The two major stories in this book involve a race to the top of Newhon's tallest mountain and intrigue in the tunnels and dungeons under another. The fantastic elements are really great here: an invisible race flying invisible manta ray-like creatures, the best faked death I've ever read about, and an underworld realm made breathable by mutant slaves endlessly walking treadmills to turn giant fans. Each story also has the requisite lust interest for each hero to keep things light.
Maybe coming to this midway through a series is not the best strategy. I found it very difficult to engage with the characters. and there's the usual problem that fantasy has to feature the exploitation of women. not overly impressed.
It is also more a collection of short stories shoved into a loosely themed collection. Each section bore no relation to the others so the overall story didn't flow. Very disappointing. The author is certainly a product of his time.
I love all of the Fafhrd and Gray Mouser stories. I listen to all these books and the reader is very good as well (I get them from Audible). I especially loved this set because of the hike up the snow mountain - which was amazingly described and just beautiful to listen to. I was a little disappointed in the characters for one of the stories, I felt they would have reacted a little differently - but I didn't write it so I must be wrong. I still love them anyway.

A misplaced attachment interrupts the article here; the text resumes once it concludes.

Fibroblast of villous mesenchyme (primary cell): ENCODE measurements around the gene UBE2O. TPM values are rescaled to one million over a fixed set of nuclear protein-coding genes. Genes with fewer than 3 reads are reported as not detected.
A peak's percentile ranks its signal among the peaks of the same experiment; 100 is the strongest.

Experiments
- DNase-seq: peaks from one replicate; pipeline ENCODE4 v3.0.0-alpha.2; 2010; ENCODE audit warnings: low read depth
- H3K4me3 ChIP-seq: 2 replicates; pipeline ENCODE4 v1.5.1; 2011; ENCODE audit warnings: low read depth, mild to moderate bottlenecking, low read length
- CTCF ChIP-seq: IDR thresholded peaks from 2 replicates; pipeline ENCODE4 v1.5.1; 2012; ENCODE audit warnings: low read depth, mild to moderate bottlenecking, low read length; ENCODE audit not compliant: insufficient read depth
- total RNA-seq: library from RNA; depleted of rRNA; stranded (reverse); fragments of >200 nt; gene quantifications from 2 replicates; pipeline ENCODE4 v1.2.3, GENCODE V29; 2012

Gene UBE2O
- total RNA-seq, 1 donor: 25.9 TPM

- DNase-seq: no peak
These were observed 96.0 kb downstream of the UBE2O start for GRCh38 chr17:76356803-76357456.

David Nichols
The fourth of Fritz Leiber's Fafhrd and Gray Mouser novels, SWORDS AGAINST WIZARDRY is actually two novellas, one pitting the duo against the icy mountains of the Northern Waste, the other detailing their service to the scheming wizard-lords of the underground kingdom of Quarmall. Several short vignettes introduce and link the two stories. The book is a good piece of escapist fiction, but one shouldn't read it in search of enlightenment or cultural enrichment.
Jason Cassee
I rediscovered Leiber recently and am really enjoying the audiobook versions of the tales of Fafhrd and the Gray Mouser. They say Leiber first coined the term "swords & sorcery" and he is a facile writer who pulls you in and keeps you enthralled. You'll find so many of the foundations of more contemporary storytelling, with an amazing array of plot twists and turns of fate to keep you enthralled. [Rating: A slashingly good ride!]